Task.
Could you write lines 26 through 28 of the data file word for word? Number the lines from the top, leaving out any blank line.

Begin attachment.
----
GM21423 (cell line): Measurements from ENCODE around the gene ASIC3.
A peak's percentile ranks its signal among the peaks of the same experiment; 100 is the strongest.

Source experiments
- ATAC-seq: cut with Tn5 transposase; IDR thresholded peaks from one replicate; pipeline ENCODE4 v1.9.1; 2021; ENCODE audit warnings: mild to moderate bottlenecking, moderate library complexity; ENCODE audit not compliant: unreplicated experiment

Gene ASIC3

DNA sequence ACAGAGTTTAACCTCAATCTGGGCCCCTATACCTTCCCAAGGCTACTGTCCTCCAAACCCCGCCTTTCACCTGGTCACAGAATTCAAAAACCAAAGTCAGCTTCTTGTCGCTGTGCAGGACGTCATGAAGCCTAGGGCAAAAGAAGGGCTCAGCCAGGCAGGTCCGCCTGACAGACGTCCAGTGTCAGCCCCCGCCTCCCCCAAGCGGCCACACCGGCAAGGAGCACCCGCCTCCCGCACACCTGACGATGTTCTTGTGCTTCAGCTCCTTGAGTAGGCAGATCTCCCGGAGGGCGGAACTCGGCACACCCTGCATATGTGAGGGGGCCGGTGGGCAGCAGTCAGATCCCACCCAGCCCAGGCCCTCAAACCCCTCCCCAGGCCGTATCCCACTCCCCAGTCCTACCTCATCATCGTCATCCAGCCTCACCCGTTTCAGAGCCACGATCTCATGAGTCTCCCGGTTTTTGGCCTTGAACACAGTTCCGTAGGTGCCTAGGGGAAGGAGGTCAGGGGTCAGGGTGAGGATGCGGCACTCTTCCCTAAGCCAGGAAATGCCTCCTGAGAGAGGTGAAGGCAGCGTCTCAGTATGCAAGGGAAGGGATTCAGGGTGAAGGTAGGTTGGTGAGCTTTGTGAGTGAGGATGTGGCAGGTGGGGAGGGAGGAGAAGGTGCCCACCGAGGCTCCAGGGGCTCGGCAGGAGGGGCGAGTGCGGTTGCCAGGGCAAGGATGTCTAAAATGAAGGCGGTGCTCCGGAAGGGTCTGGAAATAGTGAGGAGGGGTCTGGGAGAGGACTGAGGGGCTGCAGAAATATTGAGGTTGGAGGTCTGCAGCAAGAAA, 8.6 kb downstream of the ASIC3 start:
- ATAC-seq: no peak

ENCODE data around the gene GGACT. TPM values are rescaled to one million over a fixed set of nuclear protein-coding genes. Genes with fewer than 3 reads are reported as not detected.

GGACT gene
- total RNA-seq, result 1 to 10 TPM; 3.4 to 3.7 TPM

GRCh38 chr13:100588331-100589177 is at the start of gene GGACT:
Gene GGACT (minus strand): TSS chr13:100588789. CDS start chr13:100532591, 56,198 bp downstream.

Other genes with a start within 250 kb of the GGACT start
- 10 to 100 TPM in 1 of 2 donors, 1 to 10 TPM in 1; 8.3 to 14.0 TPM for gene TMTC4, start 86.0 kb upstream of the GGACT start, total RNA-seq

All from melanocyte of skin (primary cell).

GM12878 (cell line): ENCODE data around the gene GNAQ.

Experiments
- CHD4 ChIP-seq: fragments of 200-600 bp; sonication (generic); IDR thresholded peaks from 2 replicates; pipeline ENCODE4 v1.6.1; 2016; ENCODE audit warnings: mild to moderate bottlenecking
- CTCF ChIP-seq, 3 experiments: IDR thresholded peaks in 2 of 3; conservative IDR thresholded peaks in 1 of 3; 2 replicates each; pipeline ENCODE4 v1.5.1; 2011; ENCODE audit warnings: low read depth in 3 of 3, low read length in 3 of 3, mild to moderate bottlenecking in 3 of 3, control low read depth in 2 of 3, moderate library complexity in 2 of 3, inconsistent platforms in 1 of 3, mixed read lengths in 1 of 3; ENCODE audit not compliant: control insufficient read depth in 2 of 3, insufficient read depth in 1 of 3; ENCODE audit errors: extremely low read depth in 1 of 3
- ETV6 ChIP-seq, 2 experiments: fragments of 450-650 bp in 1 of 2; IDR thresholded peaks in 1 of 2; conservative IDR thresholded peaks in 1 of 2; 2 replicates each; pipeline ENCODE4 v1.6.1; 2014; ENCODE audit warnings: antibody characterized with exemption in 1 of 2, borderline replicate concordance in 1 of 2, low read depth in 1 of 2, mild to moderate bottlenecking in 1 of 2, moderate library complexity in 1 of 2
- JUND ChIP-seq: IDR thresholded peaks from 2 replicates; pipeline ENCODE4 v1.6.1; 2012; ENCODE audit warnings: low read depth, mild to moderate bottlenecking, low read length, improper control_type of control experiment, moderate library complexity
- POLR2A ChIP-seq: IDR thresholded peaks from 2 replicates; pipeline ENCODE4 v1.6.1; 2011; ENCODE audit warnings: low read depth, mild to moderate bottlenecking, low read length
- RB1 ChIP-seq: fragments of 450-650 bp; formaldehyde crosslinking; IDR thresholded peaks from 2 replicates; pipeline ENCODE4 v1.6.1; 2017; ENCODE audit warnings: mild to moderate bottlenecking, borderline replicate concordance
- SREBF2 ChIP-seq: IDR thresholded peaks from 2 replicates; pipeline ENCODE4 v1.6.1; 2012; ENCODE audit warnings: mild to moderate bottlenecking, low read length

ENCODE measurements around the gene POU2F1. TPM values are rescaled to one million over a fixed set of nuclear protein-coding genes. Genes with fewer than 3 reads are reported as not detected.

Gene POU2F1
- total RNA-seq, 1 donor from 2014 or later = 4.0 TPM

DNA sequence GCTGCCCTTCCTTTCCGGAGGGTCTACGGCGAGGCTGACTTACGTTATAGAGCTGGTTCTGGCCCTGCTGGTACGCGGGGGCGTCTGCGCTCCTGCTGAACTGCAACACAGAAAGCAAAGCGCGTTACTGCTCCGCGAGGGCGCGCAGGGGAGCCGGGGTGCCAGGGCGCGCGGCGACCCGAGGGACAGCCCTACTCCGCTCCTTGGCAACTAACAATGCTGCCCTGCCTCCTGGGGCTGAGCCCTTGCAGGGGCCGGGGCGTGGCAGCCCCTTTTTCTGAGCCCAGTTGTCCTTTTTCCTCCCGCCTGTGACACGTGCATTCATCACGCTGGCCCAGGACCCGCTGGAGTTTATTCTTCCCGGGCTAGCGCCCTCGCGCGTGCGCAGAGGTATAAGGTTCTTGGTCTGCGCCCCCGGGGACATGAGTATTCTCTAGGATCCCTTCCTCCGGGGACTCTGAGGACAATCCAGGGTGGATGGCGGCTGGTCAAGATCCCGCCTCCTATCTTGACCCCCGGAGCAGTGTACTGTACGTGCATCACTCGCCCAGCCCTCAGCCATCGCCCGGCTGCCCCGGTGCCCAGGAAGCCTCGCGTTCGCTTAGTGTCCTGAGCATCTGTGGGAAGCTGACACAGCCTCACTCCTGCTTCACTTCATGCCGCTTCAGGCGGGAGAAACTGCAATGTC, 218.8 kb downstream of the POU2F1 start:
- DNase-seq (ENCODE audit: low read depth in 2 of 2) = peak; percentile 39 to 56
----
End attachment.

Gene POU2F1
- total RNA-seq, 1 donor from 2014 or later = 4.0 TPM

DNA sequence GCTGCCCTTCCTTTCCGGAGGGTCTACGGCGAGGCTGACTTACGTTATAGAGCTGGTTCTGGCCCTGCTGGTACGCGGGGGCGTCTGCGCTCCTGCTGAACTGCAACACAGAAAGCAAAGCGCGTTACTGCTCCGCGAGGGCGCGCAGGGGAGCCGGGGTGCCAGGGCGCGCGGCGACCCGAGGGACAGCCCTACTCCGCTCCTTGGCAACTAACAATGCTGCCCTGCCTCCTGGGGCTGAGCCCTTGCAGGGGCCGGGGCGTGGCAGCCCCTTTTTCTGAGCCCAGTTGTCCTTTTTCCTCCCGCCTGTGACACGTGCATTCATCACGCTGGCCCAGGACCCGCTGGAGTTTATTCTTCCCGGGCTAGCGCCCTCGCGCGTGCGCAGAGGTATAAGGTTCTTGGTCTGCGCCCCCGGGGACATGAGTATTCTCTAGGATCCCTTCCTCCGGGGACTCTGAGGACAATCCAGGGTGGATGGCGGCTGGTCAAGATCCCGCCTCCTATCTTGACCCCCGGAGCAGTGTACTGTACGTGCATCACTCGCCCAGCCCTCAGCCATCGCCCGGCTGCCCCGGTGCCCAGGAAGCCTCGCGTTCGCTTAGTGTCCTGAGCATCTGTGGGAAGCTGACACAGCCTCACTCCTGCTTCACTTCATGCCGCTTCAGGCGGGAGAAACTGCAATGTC, 218.8 kb downstream of the POU2F1 start: